Make The Most Of Your Family Safari
- Minimise the risks.The main health risks for anyone going on safari are contracting malaria and being bitten by snakes, spiders or other creepy crawlies. For young children, these risks can be even greater. Take all the anti-malaria precautions you can, such as anti-malaria medication (if your children are old enough) plus pack light clothing that covers their wrists and ankles. Don’t forget mosquito spray and wall pads as repellants, and citronella oil as a good non-toxic option that wards off flies too. Also bring along a basic first aid kit for minor cuts or bites, suncream and pain medication in case your kids get sick while they’re away.
- Get your kids involved. The key to staving off boredom for kids on safari is involving them so that they get excited about the animal life around them. Game activity exercise books are great for older kids, where they can tick off and write about what they see each day. Kiddies’ binoculars and disposable cameras are also excellent for them to share in the excitement of a sighting.
- Take along camp activities.While a bush holiday for an adult may mean plenty of quiet downtime, chances are your kids’ energy levels won’t change. Plan ahead by taking along portable games and toys that they can enjoy in the limited space of the camp. This could be a cricket bat and ball, crayons, paint and paper for art activities, and glue so they can stick leaves, sticks and sand that they find onto paper. A bucket and spade is also great for younger children to play with in the sand.
- Pack the right clothes. Depending on the time of year you visit, bush weather generally means extreme temperatures, with very hot days and cold nights. Pack a mix of summer clothes for your kids, as well as jackets and jerseys for night time. A wide-brimmed hat is essential for sun protection, and a beanie is useful for keeping them warm once the sun sets. Buffs are also very useful for protecting little ones from the wind, sand and sun – and they can wet them to keep cool in the daytime. Don’t forget flip flops to protect their feet when they walk around the camp.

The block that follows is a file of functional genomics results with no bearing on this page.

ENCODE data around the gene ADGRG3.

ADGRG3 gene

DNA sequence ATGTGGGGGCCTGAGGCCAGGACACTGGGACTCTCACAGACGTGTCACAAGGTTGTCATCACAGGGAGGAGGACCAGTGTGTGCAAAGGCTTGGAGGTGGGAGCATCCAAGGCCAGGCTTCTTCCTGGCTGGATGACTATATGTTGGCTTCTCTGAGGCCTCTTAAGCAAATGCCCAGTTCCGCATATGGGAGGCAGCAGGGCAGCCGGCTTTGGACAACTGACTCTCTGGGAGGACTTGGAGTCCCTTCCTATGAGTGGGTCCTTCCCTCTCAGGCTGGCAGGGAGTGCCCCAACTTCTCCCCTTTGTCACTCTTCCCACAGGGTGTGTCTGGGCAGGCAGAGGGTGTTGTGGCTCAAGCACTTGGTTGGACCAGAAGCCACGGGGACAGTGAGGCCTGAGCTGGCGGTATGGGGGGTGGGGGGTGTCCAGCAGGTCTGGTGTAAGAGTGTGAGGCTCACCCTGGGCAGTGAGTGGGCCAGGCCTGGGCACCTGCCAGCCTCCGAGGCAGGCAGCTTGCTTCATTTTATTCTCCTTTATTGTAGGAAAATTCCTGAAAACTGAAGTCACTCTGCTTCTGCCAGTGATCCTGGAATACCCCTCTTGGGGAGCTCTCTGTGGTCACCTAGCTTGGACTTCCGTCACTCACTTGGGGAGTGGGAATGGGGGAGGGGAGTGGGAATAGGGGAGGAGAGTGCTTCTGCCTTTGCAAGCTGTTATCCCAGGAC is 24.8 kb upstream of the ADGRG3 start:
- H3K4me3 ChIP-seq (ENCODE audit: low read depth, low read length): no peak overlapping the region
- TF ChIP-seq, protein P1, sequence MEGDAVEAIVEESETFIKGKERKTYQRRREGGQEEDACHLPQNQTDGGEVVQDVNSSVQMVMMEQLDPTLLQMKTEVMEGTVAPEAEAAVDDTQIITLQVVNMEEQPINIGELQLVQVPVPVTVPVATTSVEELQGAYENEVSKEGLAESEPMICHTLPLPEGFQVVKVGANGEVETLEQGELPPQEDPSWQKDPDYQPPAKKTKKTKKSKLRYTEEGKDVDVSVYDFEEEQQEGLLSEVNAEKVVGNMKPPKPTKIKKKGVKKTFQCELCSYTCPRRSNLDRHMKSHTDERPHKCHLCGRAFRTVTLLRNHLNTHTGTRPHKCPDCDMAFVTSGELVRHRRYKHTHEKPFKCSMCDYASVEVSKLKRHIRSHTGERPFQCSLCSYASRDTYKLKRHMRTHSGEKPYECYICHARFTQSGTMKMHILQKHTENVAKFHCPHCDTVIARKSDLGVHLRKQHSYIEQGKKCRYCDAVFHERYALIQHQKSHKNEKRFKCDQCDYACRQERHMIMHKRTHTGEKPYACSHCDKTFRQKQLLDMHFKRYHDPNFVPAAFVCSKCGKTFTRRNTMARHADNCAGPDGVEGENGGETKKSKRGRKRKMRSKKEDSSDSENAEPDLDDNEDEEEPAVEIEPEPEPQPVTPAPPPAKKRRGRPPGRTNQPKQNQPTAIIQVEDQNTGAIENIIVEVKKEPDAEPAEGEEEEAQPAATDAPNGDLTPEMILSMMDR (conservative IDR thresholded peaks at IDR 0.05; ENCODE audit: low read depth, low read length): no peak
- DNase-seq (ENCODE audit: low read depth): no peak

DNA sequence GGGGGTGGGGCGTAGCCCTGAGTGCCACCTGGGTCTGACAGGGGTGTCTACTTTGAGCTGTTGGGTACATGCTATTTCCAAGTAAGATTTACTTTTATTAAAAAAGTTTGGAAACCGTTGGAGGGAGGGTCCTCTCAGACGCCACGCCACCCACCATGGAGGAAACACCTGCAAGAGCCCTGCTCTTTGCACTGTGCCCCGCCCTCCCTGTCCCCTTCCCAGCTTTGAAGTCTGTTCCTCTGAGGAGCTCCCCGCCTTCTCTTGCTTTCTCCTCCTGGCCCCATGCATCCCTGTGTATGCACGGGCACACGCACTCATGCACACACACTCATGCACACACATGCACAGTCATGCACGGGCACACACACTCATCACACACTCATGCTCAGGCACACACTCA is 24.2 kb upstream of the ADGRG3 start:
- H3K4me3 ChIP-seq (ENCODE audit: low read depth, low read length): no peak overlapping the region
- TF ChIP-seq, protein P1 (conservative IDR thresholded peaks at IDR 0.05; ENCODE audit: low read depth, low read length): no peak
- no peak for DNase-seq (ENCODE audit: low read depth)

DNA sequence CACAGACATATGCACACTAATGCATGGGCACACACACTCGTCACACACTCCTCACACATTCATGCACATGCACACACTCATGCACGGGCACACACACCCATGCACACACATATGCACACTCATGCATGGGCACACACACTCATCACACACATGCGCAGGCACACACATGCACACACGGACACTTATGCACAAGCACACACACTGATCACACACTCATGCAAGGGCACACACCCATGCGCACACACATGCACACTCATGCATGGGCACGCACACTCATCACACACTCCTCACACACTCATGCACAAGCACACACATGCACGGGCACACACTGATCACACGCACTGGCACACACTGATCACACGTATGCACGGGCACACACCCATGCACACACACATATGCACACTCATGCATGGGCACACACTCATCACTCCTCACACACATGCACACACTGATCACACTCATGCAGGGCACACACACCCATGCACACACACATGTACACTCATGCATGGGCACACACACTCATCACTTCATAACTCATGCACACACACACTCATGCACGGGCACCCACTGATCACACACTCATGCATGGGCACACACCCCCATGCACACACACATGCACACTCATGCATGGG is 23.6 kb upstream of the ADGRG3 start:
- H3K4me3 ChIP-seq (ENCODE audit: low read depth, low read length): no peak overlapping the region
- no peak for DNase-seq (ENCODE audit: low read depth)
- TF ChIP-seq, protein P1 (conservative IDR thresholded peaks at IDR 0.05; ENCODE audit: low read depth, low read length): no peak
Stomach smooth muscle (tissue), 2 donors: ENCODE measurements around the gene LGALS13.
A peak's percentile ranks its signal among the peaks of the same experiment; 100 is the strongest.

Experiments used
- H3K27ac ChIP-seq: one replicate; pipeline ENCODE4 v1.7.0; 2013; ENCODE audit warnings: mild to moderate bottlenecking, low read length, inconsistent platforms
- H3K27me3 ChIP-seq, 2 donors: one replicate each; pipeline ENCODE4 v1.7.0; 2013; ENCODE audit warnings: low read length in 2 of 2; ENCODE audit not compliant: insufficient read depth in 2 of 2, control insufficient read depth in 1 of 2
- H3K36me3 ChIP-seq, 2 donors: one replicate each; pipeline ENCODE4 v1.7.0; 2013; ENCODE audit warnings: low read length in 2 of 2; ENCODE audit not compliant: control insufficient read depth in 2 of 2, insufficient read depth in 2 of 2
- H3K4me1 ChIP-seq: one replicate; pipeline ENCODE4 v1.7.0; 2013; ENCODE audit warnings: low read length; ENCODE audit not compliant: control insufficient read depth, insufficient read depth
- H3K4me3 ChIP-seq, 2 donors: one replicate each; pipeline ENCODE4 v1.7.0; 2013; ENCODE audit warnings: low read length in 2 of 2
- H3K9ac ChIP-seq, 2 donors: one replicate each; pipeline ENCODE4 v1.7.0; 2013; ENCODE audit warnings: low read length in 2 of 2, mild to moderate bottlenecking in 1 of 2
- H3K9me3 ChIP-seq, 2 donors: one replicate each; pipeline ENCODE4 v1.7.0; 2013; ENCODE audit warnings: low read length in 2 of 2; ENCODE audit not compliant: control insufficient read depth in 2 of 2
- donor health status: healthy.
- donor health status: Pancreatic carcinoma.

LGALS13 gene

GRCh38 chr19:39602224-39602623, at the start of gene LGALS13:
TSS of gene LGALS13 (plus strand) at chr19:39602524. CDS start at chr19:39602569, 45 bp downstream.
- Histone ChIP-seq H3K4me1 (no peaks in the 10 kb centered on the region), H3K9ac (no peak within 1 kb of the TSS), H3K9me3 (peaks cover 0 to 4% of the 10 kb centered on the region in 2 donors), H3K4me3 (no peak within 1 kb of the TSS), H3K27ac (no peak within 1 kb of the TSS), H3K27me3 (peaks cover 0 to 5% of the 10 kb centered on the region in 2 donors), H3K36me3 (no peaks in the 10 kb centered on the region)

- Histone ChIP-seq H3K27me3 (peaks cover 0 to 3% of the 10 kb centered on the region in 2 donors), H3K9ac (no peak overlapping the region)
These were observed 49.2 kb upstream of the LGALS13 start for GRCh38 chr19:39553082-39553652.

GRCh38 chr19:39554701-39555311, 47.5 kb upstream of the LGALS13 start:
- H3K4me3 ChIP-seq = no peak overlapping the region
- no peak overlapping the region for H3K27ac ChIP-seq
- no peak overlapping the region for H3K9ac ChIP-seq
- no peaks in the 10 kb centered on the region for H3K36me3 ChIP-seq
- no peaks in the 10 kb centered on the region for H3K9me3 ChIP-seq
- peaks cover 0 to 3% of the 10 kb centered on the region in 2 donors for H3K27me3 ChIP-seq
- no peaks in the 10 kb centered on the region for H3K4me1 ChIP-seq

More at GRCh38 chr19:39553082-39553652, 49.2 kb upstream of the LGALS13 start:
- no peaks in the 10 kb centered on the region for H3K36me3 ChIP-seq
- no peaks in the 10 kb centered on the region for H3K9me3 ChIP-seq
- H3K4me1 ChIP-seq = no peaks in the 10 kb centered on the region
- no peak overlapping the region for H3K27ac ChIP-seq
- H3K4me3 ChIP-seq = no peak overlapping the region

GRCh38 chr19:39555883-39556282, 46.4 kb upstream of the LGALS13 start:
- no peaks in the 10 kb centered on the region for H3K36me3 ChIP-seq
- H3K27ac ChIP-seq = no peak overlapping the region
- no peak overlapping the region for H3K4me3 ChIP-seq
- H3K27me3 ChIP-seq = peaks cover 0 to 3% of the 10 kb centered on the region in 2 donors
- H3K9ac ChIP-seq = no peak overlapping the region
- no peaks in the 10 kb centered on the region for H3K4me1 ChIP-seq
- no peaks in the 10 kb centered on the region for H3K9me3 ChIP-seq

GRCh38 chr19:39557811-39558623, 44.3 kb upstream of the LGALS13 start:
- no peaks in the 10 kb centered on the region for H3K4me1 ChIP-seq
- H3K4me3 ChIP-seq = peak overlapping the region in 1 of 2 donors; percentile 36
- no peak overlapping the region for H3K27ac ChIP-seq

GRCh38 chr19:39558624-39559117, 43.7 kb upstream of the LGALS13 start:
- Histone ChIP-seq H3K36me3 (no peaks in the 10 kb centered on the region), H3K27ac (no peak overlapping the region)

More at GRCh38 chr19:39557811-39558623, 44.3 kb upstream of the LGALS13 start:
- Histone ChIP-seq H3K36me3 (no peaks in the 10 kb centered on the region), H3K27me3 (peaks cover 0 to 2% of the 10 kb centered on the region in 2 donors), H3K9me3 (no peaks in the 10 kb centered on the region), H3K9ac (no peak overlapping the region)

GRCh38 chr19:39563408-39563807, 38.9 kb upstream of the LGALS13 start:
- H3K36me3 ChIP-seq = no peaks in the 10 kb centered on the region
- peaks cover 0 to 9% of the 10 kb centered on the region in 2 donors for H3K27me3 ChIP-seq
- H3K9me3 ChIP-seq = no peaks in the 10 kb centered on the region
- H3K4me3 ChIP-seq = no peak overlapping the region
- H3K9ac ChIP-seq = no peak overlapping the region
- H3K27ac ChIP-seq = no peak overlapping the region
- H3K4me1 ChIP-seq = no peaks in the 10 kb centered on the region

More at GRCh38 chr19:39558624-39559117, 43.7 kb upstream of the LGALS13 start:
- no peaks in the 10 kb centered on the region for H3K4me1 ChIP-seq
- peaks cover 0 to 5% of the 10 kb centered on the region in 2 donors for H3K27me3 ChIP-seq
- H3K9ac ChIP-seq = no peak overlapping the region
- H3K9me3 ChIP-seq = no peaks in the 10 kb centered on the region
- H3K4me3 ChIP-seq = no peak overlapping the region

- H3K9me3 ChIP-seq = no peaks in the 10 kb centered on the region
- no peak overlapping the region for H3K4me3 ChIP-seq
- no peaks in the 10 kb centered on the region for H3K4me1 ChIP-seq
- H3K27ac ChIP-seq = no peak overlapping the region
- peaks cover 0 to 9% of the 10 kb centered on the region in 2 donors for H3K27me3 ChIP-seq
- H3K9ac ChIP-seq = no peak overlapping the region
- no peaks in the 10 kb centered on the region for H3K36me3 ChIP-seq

- Snacks, snacks and more snacks. Few things are more frustrating than a hungry, grumpy child on a game drive (or boat trip if you’re on a water safari), especially when you’re far away from camp. Pack lots of snacks whenever you go on a game drive or day trip; healthy, portable foods like rice cakes, dried fruit and biltong are ideal. Long, hot days also mean that your kids need plenty of hydration, so pack lots of water and/or juice in a cooler box so they stay cold – or freeze bottles the night before.
- Don’t rush your itinerary. When travelling with young children, you’ll get more out of your holiday – and your kids will be happier – if you spend more time in fewer places. Plan to stay for at least two nights wherever you go, which also minimises the travel days where you spend long stretches of time in the car or at airports.
- Adjust your expectations. A family safari with children is a very different holiday from a romantic bush break with just you and your partner. Travelling with kids involves more logistical planning around your itinerary, and plenty of compromise. For example, you may have to do a long game drive in the morning and a shorter one in the evening, as it’s not practical for your kids to be on long night drives long after they should be asleep. Also, if you’re a stickler for routine, this may not always be possible in a safari environment, so rather go with the flow.
Going on safari with children can be an incredible way to spend quality time together as a family, and it can inspire a love of animals and nature in your children that may have remained dormant in their city lives. With a bit of preparation, you can ensure you make special memories for all of you that last a lifetime.
Get It Magazine Durban October 2018Roberta still fab at 50